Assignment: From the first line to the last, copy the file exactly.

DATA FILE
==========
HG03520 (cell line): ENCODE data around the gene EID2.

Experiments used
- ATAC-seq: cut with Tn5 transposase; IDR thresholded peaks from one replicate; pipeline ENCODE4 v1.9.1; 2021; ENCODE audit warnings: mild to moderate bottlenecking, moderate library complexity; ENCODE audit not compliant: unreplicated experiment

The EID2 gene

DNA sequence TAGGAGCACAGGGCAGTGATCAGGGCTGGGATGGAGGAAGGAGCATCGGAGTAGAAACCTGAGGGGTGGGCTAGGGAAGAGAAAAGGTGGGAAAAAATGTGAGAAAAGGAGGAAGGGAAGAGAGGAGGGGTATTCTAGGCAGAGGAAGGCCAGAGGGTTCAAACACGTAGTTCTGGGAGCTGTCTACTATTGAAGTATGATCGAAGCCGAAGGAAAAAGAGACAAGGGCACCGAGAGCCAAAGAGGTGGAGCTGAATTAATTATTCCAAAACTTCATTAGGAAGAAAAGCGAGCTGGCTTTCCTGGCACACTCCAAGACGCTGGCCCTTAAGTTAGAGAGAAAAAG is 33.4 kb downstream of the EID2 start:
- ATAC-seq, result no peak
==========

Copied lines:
HG03520 (cell line): ENCODE data around the gene EID2.

Experiments used
- ATAC-seq: cut with Tn5 transposase; IDR thresholded peaks from one replicate; pipeline ENCODE4 v1.9.1; 2021; ENCODE audit warnings: mild to moderate bottlenecking, moderate library complexity; ENCODE audit not compliant: unreplicated experiment

The EID2 gene

DNA sequence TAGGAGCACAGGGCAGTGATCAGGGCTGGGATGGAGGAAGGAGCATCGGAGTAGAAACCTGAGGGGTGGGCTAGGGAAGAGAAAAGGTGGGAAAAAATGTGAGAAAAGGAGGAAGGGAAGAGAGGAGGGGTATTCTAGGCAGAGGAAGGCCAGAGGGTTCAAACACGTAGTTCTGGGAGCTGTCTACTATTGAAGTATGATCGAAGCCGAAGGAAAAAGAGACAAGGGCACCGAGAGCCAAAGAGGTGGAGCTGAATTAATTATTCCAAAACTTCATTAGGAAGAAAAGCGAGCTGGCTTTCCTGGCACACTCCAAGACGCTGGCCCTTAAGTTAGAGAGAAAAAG is 33.4 kb downstream of the EID2 start:
- ATAC-seq, result no peak